where ηjηo(ω) is the transfer coefficient of the sub-embayment i (single value) at frequency ω, ηx,ωM2 is the amplitude of the M2 tidal fluctuations from the numerical model solution (spatially variable), and η^j/ηox,ω is the spatially variable adjusted transfer coefficient for sub-embayment j. The resulting adjusted transfer coefficients provide estimates of the spatial changes not only between adjacent sub-embayments but also inside each of the sub-embayments. The local wind effects on bay water level can be added to the impact from offshore fluctuations to obtain a combined local and remote water level response estimate. In cases with simultaneous presence of wind and offshore level fluctuations, the system can respond in a weakly nonlinear manner and departures from the presented basic addition of the process are expected.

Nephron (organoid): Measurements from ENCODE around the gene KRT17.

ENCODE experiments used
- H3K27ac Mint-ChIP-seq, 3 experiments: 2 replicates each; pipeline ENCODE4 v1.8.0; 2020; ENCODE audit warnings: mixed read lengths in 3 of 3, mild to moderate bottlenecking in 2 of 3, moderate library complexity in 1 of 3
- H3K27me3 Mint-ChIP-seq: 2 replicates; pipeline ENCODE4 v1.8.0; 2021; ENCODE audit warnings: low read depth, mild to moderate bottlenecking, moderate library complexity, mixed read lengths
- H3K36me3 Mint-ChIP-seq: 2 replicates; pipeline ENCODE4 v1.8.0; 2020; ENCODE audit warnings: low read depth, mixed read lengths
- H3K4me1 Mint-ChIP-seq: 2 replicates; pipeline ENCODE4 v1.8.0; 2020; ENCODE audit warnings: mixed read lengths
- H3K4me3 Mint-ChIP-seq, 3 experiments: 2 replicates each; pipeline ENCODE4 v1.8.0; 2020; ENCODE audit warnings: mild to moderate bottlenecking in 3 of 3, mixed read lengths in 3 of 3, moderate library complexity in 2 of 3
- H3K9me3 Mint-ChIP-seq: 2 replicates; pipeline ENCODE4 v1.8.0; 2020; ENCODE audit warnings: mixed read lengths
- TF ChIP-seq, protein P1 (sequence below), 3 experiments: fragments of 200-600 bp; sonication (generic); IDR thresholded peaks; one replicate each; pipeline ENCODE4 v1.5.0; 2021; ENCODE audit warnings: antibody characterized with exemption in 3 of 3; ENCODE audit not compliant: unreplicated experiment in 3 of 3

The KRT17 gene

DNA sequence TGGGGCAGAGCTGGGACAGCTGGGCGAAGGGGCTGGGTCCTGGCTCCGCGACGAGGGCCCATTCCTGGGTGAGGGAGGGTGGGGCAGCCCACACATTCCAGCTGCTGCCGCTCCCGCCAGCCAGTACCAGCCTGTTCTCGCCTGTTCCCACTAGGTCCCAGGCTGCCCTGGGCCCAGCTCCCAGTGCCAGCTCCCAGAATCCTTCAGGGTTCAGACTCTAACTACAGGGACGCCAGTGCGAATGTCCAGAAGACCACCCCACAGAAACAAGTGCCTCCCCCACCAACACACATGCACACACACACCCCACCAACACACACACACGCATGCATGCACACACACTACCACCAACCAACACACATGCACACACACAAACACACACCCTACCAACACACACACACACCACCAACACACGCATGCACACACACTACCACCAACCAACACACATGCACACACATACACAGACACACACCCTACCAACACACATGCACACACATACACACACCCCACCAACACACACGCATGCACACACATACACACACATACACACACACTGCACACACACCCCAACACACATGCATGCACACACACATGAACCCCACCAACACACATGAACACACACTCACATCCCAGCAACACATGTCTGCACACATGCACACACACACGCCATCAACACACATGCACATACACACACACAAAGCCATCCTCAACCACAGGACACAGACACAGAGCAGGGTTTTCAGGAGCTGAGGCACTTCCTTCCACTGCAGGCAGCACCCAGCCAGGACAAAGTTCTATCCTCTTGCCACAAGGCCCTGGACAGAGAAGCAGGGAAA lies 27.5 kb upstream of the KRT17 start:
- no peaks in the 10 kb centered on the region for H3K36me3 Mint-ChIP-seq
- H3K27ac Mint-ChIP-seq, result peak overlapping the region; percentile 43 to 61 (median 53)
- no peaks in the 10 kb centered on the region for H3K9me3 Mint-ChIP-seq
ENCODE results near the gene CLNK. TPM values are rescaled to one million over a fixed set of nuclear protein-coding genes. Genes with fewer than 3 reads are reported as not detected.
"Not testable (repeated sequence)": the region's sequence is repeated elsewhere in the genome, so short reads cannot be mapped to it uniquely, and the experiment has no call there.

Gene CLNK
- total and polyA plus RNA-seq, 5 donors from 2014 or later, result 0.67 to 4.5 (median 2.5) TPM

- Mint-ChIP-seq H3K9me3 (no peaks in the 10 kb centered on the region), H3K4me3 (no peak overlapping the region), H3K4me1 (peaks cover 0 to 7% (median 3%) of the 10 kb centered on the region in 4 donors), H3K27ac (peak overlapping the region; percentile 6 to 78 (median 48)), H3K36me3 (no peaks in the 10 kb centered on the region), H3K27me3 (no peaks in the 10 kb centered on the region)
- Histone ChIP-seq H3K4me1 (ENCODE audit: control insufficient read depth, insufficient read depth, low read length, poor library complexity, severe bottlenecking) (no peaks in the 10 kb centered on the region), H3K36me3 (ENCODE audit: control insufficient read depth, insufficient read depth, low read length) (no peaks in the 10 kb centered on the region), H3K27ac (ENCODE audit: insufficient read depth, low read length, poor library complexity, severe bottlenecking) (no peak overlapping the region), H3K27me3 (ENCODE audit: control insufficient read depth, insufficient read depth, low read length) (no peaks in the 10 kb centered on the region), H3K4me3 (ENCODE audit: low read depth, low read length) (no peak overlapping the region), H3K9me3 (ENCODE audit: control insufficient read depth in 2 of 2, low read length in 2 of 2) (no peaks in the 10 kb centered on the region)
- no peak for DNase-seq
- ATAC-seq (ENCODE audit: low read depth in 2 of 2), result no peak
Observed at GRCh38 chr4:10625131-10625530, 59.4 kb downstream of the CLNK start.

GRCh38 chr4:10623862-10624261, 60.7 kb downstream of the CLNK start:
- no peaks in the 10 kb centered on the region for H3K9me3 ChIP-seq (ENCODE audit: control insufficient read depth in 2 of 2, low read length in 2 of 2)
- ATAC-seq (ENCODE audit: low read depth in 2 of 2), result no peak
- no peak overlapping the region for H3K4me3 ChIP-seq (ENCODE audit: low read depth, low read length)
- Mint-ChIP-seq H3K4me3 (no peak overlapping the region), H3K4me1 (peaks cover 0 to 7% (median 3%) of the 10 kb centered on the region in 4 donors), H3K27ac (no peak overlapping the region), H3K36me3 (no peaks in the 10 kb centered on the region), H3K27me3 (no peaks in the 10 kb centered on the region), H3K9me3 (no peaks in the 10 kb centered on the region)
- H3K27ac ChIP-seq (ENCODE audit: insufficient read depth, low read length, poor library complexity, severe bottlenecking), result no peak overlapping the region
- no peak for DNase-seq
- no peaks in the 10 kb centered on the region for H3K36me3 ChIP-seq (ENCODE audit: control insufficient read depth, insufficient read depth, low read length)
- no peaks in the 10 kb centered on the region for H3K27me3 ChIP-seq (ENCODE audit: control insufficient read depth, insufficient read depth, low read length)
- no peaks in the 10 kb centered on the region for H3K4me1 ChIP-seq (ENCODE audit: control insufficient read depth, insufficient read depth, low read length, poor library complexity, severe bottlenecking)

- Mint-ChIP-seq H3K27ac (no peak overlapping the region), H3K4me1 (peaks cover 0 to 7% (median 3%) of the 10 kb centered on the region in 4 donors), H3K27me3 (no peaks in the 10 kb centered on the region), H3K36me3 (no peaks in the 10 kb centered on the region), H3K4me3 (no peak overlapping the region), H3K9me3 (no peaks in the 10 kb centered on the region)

https://www.nat-hazards-earth-syst-sci.net/19/1823/2019/nhess-19-1823-2019-f03

Figure 3Energy spectra at all stations, computed using a Hanning 29 d window with overlapping (50 %) data segments. O1, K1, N2, M2, and S2 label the principal tidal frequencies and f the inertial frequency. The vertical shaded area indicates the frequencies corresponding to the storm band (2–5 d; cpd: cycles per day). See Table 1 for the key to station abbreviations and Fig. 1 for locations.

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Table 2Sum of energy (m2) in the different bands of the spectra computed for the period 2007–2018 (or longest available record) using a 29 d Hanning window with overlapping (50 %) data segments.

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5 Results
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5.1 Offshore transfer to bay